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Endogenizing the Median Voter: Public Choice Goes to School

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  • Dunne, Stephanie
  • Reed, W Robert
  • Wilbanks, James

Abstract

This paper investigates implications of the relationship between voter self-selection and the behavior of politicians. Voter self-selection arises in elections because only a portion of eligible voters actually vote. It is likely to be more pronounced whenever the implied net benefits from a given electoral choice are disproportionately distributed across voters. Public choice theory predicts that incumbent officials will manipulate this self-election pursuant to the maximization of their personal objective functions. This paper provides evidence from school bond elections that politicians influence voter self-selection via manipulation of election parameters. Copyright 1997 by Kluwer Academic Publishers

Suggested Citation

  • Dunne, Stephanie & Reed, W Robert & Wilbanks, James, 1997. "Endogenizing the Median Voter: Public Choice Goes to School," Public Choice, Springer, vol. 93(1-2), pages 99-118, October.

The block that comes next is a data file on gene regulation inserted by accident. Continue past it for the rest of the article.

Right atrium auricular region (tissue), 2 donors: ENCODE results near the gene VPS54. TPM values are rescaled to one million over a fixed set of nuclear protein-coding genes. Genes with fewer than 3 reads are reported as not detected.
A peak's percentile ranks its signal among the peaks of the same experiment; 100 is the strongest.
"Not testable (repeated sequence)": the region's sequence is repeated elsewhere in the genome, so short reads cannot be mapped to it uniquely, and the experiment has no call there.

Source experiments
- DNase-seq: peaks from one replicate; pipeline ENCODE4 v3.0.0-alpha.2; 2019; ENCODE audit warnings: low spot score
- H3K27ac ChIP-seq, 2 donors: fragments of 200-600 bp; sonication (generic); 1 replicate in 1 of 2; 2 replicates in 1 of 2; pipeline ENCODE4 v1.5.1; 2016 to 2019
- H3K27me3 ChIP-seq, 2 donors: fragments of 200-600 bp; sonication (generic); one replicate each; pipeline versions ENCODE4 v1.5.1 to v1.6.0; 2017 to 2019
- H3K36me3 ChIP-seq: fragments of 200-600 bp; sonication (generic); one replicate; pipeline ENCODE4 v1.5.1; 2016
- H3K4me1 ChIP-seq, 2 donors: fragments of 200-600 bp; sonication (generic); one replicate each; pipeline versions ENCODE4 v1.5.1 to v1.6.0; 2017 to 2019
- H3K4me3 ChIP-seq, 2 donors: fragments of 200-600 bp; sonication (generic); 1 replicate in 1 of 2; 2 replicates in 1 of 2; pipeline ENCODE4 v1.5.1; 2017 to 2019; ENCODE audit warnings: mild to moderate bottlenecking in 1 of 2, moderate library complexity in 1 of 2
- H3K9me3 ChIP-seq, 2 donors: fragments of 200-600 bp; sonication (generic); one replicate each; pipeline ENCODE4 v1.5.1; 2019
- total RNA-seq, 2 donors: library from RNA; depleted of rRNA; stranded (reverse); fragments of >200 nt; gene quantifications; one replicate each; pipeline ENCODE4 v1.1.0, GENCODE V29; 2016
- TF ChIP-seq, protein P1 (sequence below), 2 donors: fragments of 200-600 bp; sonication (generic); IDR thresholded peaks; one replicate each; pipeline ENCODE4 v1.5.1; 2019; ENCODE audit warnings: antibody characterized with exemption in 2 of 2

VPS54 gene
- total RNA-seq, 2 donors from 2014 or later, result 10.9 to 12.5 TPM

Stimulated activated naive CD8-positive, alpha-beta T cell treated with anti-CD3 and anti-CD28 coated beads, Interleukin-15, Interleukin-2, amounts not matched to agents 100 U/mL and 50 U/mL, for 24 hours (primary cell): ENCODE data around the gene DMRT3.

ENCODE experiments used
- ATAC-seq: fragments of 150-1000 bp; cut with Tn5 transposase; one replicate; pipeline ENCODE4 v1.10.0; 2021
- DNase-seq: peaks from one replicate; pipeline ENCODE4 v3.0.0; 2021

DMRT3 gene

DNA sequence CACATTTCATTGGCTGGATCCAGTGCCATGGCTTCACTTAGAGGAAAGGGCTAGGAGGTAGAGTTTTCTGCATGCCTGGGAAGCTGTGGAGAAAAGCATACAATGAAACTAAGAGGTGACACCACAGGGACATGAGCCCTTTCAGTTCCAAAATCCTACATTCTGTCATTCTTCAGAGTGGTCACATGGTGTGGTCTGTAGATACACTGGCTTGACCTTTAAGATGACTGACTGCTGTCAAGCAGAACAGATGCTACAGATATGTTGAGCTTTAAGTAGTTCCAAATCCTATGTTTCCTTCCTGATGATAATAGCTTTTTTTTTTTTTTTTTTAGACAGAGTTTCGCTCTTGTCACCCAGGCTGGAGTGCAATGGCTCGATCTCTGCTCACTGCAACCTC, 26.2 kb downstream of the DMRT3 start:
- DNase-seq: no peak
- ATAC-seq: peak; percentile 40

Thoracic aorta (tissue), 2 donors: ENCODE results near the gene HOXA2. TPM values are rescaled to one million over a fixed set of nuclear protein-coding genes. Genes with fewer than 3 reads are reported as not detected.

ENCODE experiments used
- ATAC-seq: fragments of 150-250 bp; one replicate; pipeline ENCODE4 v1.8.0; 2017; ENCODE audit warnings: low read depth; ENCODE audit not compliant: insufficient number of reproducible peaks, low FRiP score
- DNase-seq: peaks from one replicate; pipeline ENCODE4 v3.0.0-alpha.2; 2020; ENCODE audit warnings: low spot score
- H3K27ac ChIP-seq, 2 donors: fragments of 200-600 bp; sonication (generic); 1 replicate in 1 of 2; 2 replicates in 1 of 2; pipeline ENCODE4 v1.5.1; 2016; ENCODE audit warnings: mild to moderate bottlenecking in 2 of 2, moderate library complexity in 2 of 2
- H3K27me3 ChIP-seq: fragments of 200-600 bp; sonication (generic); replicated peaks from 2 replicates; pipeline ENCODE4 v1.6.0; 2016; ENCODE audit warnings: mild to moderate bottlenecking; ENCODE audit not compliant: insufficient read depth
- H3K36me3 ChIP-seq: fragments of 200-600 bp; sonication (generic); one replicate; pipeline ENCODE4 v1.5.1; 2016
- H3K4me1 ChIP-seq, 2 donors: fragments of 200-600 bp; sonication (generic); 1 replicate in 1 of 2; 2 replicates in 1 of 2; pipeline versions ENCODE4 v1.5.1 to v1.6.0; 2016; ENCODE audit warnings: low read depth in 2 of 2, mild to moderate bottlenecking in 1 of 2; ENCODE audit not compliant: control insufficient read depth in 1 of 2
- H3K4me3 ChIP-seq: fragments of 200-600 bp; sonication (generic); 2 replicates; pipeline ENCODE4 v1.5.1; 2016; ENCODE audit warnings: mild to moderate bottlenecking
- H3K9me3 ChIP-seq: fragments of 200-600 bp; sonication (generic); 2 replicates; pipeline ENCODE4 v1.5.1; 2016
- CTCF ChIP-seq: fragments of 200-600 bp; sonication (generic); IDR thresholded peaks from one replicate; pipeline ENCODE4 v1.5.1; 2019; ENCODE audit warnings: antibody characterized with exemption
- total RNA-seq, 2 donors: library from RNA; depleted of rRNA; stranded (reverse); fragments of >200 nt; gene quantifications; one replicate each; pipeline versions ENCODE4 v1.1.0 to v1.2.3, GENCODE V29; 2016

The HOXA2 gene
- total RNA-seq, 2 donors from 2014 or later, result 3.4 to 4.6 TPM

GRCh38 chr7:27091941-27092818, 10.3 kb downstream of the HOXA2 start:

• Handle: RePEc:kap:pubcho:v:93:y:1997:i:1-2:p:99-118
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    1. repec:cup:apsrev:v:80:y:1986:i:01:p:89-106_18 is not listed on IDEAS
    2. repec:cup:apsrev:v:72:y:1978:i:02:p:469-491_15 is not listed on IDEAS
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    Cited by:

    1. Ronald G. Ehrenberg & Randy A. Ehrenberg & Christopher L. Smith & Liang Zhang, 2002. "Why Do School District Budget Referenda Fail?," NBER Working Papers 9088, National Bureau of Economic Research, Inc.
    2. Paul N. Thompson & Joseph Whitley, 2017. "The effect of school district and municipal government financial health information on local tax election outcomes: evidence from fiscal stress labels in Ohio," Public Choice, Springer, vol. 170(3), pages 265-288, March.
    3. Christopher R. Berry & Jacob E. Gersen, 2009. "Fiscal Consequences of Electoral Institutions," Journal of Law and Economics, University of Chicago Press, vol. 52(3), pages 469-495, August.

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